Sunday, January 15, 2012

Island Peak - 264 Days to Departure - Mt. Teneriffe

In the summertime when you climb nearly 4000 ft and you find yourself atop a mountain with all the views hiding in clouds, it can be a little disappointing. In the winter it is a different game altogether. The light snowflakes gently falling from the overcast sky, blanketing everything with fresh powder that then transforms the trail into a winter wonderland and crunches under one's feet, that can be a fully satisfying experience on its own.

There was a light dusting of snow on the trail when we arrived to Mt. Teneriffe trailhead around 9:00 a.m. Strapping snowshoes on our backpacks, we headed up. With the first part being an easy walk up the road, nearly flat and with good traction, we arrived to the intersection with Kamikaze Route in no time. As planned we took the more challenging (= more rewarding) route and continued on yet another old logging road.

With the distance we covered already, we started to wonder about the nearly 4000 feet of elevation gain this train promised. And the further we walked on the beautifully snow dusted yet only very gently rising road, the more obvious it was that there is a real challenge awaiting us ahead.

We arrived at our second intersection. A sign posted here directed us to Kamikaze Falls. Finally we left the road and started gaining elevation. Just as expected the gain was rather serious and it continued all the way to the summit.

About a mile after leaving the road we passed semi frozen Kamikaze Falls and while taking photographs, we witnessed a large piece of the ice tearing from its base, and with a crushing thump plummeting down the face of the waterfall. From a safe distance it was a impressive thing to watch.

The trail got more snow cover with elevation we gained and in around 3000 feet the conditions were good. The trail was covered with a layer of fresh gripping powder, as we proceeded up the ridge towards the summit... and then, all of a sudden, our ice axes slipped through the fresh layer to an abrupt stop. It was about 800 feet below the summit where an icy crust hiding below the layer of fresh snow provided us with an extra challenge.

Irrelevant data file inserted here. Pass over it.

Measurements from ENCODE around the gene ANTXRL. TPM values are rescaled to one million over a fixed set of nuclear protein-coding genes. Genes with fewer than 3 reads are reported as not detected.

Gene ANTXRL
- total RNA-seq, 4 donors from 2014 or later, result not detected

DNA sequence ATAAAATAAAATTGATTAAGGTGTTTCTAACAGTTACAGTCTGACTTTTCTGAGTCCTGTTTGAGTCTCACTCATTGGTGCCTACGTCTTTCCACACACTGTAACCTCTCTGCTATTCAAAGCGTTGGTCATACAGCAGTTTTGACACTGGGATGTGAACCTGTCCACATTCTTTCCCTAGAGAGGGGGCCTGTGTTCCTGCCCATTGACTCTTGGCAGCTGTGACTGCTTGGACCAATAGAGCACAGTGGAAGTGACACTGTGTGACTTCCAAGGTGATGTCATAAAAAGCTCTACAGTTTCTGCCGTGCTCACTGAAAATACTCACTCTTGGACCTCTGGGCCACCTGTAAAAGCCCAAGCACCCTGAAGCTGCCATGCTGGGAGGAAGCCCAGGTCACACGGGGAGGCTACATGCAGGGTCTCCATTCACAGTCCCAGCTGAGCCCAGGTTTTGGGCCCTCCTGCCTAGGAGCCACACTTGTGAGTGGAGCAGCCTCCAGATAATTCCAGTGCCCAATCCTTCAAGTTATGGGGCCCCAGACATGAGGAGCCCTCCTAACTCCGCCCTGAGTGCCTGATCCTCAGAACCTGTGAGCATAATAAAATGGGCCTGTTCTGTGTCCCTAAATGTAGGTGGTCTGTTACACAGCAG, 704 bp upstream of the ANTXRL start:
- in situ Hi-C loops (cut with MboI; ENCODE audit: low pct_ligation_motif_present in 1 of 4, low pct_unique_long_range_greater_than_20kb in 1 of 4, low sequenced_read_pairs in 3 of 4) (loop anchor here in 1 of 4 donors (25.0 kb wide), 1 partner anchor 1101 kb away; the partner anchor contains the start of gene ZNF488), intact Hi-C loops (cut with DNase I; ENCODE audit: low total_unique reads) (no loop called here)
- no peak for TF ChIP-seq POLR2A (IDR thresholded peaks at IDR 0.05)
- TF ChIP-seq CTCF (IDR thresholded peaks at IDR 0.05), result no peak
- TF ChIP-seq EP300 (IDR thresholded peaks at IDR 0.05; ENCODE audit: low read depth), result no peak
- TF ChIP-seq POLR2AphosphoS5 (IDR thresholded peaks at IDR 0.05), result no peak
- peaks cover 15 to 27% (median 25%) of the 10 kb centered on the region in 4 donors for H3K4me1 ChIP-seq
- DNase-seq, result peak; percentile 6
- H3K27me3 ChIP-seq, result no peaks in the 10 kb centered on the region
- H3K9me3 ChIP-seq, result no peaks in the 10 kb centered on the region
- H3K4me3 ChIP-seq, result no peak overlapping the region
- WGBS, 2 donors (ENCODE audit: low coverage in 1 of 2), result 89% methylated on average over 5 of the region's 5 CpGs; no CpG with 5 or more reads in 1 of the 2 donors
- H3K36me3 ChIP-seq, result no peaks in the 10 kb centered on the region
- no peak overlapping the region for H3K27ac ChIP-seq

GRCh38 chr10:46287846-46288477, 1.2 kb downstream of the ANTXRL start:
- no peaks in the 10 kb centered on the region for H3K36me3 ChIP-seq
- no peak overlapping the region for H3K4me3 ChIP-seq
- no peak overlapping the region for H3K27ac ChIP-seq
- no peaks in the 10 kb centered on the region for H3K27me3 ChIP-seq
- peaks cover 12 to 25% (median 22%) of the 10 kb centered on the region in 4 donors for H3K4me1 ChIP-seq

It was slow going from there. Parts of the trail were OK, part, even with microspikes rather slippery. Exercising extreme caution, and taking few slips, we safely made it to the very cold summit with no views where we spent whopping 5 minutes, and headed back down.

After the initial 800 feet of descend, things went pretty well. There was about 3 inches of very fresh snow on the trail making it look completely different that when we were huffing and puffing our way up earlier that day, and the amount of new snow kept consistent all the way back to the trailhead with plenty more coming down.

Seems like the winter is finally here this year!

RT: 6.8 miles
Elevation Gain: 3,860 feet

1 comment:

Dayhike Mike said...

We were up there yesterday, doing the traverse from Mt. Si. The ice at the top of Teneriffe was definitely gnarly and slow going on the descent. Bad place to lose traction on that narrow ridge line descent. ;)